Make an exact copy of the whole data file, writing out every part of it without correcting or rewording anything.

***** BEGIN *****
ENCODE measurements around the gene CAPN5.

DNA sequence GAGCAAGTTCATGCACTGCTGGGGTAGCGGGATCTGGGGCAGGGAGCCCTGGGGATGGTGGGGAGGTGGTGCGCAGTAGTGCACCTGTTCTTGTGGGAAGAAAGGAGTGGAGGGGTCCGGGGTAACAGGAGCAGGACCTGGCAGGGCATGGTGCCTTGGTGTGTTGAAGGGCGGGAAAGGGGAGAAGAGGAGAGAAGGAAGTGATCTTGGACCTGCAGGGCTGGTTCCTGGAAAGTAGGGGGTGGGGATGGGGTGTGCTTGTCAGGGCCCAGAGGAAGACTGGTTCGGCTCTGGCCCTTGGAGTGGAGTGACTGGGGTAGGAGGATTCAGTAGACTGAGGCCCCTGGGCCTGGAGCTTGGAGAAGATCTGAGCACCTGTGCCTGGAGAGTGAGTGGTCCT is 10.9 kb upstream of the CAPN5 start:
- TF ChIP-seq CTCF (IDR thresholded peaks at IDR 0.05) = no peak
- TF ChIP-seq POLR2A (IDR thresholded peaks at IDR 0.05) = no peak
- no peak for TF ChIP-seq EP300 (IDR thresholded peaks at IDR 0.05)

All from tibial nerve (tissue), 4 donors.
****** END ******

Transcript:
ENCODE measurements around the gene CAPN5.

DNA sequence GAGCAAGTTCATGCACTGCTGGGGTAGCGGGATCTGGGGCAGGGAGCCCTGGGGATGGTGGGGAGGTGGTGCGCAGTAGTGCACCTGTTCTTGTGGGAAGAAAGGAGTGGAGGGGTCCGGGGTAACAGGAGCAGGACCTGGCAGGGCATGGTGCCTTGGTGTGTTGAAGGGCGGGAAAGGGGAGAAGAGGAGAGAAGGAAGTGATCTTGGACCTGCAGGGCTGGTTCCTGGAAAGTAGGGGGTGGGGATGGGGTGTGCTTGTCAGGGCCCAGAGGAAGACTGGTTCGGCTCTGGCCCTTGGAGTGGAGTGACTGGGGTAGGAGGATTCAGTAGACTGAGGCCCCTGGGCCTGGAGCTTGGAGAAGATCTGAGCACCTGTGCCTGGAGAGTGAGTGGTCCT is 10.9 kb upstream of the CAPN5 start:
- TF ChIP-seq CTCF (IDR thresholded peaks at IDR 0.05) = no peak
- TF ChIP-seq POLR2A (IDR thresholded peaks at IDR 0.05) = no peak
- no peak for TF ChIP-seq EP300 (IDR thresholded peaks at IDR 0.05)

All from tibial nerve (tissue), 4 donors.